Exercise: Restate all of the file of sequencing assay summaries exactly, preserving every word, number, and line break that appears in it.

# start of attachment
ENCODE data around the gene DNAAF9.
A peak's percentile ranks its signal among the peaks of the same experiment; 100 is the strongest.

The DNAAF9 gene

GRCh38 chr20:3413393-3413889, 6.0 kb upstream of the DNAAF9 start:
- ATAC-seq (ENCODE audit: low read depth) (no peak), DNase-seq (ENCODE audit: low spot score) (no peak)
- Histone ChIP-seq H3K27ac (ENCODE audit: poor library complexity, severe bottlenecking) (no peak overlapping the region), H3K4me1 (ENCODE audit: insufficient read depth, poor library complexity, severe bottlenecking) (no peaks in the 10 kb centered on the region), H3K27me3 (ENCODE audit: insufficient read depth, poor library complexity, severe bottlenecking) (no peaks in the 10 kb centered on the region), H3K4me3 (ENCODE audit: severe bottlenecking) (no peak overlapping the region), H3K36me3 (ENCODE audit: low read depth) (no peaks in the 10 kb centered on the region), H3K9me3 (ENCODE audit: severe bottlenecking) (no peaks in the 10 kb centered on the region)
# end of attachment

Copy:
ENCODE data around the gene DNAAF9.
A peak's percentile ranks its signal among the peaks of the same experiment; 100 is the strongest.

The DNAAF9 gene

GRCh38 chr20:3413393-3413889, 6.0 kb upstream of the DNAAF9 start:
- ATAC-seq (ENCODE audit: low read depth) (no peak), DNase-seq (ENCODE audit: low spot score) (no peak)
- Histone ChIP-seq H3K27ac (ENCODE audit: poor library complexity, severe bottlenecking) (no peak overlapping the region), H3K4me1 (ENCODE audit: insufficient read depth, poor library complexity, severe bottlenecking) (no peaks in the 10 kb centered on the region), H3K27me3 (ENCODE audit: insufficient read depth, poor library complexity, severe bottlenecking) (no peaks in the 10 kb centered on the region), H3K4me3 (ENCODE audit: severe bottlenecking) (no peak overlapping the region), H3K36me3 (ENCODE audit: low read depth) (no peaks in the 10 kb centered on the region), H3K9me3 (ENCODE audit: severe bottlenecking) (no peaks in the 10 kb centered on the region)